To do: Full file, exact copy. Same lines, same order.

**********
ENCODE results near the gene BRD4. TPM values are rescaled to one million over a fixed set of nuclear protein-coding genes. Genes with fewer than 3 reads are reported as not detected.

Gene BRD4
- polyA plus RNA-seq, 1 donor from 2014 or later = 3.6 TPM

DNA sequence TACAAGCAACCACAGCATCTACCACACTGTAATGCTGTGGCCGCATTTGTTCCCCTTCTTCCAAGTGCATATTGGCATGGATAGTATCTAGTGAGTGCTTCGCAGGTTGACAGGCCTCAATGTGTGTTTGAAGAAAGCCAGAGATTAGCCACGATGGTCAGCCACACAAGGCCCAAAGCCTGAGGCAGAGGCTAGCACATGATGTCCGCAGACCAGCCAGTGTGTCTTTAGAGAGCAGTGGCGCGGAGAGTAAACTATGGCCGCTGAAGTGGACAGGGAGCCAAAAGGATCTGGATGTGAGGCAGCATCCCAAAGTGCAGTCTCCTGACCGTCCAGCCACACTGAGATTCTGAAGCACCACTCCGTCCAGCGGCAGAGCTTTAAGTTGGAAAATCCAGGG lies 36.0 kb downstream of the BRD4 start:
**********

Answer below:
ENCODE results near the gene BRD4. TPM values are rescaled to one million over a fixed set of nuclear protein-coding genes. Genes with fewer than 3 reads are reported as not detected.

Gene BRD4
- polyA plus RNA-seq, 1 donor from 2014 or later = 3.6 TPM

DNA sequence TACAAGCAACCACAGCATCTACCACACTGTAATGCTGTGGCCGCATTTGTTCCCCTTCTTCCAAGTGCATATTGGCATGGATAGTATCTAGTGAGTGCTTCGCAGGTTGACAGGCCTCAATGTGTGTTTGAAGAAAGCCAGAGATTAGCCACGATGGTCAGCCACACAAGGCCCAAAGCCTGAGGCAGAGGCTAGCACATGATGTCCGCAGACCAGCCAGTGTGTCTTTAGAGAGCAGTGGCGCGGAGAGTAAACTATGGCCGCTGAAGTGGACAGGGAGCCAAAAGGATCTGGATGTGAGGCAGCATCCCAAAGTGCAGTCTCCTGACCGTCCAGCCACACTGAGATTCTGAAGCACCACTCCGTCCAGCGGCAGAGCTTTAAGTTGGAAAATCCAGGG lies 36.0 kb downstream of the BRD4 start: